That would be very interesting. Like those dolly shots Spike Lee does, with the character riding the dolly through the scene. Only now the background can change, and the yet the foreground object will stay rock steady.

For that to work you might need some elaborate rigging, but in a set it should be doable.
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#6 David Rakoczy

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Posted 26 December 2009 - 01:56 PM

Paul, we call it that here in the States as well. David M. just didn't use it but I am sure he knows it as a Vertigo Shot. (They) make a geared mechanism that zooms in accordance with the Dolly movement so you don't have to do 20 - 50 takes to get it perfect ;)
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#7 Tom Jensen

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Posted 26 December 2009 - 05:53 PM

Paul, we call it that here in the States as well. David M. just didn't use it but I am sure he knows it as a Vertigo Shot. (They) make a geared mechanism that zooms in accordance with the Dolly movement so you don't have to do 20 - 50 takes to get it perfect ;)


The first time I remember seeing that shot was in Good Fellows. DeNiro and Ray Leotta are sitting at a table in a cafe when Joe Pesci gets whacked.
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#8 David Mullen ASC

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Posted 26 December 2009 - 07:21 PM

The first time I remember seeing that shot was in Good Fellows. DeNiro and Ray Leotta are sitting at a table in a cafe when Joe Pesci gets whacked.


First time I remember it was in "Jaws" when Roy Scheider is watching the beach. The second time was in "E.T.", the daytime shot from the hilltop of the neighborhood as the scientists search and Peter Coyote's keys end up in the foreground. The third time was in "Poltergeist" when the mother is running down the hallway that keeps expanding away from her.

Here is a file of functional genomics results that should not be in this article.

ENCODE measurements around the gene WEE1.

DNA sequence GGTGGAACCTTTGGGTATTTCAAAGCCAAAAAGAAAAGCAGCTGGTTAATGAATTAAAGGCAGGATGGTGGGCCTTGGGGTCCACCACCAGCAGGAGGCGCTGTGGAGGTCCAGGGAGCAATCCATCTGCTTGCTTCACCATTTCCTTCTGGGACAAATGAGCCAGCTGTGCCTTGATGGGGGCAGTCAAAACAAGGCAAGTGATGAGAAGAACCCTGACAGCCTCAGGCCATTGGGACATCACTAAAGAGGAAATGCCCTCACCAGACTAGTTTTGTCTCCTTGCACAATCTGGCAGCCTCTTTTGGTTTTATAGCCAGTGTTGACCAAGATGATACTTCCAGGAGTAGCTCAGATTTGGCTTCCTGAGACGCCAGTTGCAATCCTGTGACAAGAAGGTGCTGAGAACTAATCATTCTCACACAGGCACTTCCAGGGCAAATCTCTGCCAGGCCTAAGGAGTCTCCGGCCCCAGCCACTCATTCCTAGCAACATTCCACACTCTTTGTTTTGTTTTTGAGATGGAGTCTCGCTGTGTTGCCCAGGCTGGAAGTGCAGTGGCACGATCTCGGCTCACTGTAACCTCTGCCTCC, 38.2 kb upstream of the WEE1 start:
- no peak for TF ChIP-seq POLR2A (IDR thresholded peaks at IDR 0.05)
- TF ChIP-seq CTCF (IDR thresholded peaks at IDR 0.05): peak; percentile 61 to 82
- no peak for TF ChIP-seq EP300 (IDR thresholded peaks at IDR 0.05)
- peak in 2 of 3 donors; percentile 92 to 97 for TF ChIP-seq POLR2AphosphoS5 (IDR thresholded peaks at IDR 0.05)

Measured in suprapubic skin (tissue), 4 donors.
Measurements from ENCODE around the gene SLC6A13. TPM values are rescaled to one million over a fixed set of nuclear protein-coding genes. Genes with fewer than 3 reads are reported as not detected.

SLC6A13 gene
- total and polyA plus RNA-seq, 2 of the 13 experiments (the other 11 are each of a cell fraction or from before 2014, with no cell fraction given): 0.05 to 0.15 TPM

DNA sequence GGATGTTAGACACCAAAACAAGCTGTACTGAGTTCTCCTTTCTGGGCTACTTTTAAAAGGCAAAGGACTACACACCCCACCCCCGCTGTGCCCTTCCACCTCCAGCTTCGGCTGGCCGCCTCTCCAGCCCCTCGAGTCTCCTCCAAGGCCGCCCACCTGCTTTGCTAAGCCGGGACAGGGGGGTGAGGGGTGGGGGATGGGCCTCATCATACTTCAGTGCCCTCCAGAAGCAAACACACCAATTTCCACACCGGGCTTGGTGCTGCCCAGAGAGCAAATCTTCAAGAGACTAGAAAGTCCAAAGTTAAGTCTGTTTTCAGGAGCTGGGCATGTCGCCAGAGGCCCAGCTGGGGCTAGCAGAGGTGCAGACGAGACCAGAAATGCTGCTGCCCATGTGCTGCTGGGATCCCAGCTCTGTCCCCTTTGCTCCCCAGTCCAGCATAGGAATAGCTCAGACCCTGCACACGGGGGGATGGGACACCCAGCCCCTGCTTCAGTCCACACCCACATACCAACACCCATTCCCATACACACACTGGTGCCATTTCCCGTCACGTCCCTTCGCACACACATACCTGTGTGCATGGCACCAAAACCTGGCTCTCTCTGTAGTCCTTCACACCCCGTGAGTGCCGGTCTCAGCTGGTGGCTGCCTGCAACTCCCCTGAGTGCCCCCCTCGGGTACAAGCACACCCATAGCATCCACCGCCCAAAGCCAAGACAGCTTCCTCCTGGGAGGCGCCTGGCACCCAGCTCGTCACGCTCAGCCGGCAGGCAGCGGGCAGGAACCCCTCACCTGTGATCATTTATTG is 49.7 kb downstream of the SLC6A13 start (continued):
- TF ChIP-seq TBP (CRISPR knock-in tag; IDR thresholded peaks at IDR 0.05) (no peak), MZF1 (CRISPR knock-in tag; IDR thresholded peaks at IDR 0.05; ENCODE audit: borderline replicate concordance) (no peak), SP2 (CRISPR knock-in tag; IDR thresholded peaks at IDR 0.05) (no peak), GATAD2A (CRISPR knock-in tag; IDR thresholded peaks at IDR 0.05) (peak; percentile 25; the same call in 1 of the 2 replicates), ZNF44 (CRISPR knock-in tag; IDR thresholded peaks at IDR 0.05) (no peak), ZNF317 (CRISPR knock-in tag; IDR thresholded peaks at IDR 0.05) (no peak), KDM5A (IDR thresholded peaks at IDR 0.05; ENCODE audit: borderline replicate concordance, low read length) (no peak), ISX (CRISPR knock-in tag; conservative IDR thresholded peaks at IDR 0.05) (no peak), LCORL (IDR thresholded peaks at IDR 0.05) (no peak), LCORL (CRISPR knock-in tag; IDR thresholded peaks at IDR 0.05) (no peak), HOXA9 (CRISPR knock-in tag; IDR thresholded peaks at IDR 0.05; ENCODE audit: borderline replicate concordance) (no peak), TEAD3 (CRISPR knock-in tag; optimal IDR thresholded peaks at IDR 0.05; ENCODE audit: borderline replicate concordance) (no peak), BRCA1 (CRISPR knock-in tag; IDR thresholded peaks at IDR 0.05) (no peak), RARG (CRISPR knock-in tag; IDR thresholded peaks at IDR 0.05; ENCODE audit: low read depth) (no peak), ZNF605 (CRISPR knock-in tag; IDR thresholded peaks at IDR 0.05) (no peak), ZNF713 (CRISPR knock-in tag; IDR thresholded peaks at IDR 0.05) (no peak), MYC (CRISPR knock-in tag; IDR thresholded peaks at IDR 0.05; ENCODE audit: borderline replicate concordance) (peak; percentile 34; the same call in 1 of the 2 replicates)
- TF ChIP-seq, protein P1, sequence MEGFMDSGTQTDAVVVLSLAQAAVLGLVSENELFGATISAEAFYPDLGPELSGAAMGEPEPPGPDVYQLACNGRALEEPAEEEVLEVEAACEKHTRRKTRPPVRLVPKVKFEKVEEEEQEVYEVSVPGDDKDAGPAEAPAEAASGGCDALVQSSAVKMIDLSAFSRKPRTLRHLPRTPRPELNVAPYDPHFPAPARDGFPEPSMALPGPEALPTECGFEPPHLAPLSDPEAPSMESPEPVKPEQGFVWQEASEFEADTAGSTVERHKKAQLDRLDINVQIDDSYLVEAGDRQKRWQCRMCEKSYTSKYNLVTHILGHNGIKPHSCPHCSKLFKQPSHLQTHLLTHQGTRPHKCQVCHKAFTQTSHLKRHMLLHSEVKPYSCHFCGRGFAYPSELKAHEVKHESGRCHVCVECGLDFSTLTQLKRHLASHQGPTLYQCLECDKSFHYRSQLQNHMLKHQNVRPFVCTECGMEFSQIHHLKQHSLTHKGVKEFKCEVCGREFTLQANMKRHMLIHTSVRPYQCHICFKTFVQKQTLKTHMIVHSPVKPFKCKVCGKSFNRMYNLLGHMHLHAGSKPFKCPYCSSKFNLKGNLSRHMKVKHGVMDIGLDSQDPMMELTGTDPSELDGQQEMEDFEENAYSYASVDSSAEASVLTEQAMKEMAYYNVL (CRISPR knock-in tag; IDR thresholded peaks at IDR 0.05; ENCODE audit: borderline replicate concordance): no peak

Of course, "Vertigo" did it first, though it was only for POV shots involving miniatures.
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#9 Tom Jensen

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Posted 26 December 2009 - 09:51 PM

First time I remember it was in "Jaws" when Roy Scheider is watching the beach. The second time was in "E.T.", the daytime shot from the hilltop of the neighborhood as the scientists search and Peter Coyote's keys end up in the foreground. The third time was in "Poltergeist" when the mother is running down the hallway that keeps expanding away from her.

Of course, "Vertigo" did it first, though it was only for POV shots involving miniatures.


I remember the shot from Jaws but not ET or Poltergeist. Vertigo, I remember.

Edited by Tom Jensen, 26 December 2009 - 09:51 PM.

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#10 Luke Smith

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Posted 27 December 2009 - 06:16 AM

'Round these parts it's called a "vertigo shot." I assumed that's what everyone called it. Has anyone ever combined it with subject motion? I've wondered if you put the character on a dolly as well and moco orchestrated all three movements what that might get you.


I think I may have seen that combination in Coppola's Bran Stoker's Dracula, although I'd have to see it again to be sure. There's a shot where the Count is behind Reeves' character, shot from Reeves' position, and I think they use a vertigo shot in combination with the Count approaching Reeves, with Oldman standing on a trolley or something to provide the forward motion.
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#11 Paul Bruening

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Posted 29 December 2009 - 03:35 PM

Paul, we call it that here in the States as well. David M. just didn't use it but I am sure he knows it as a Vertigo Shot. (They) make a geared mechanism that zooms in accordance with the Dolly movement so you don't have to do 20 - 50 takes to get it perfect ;)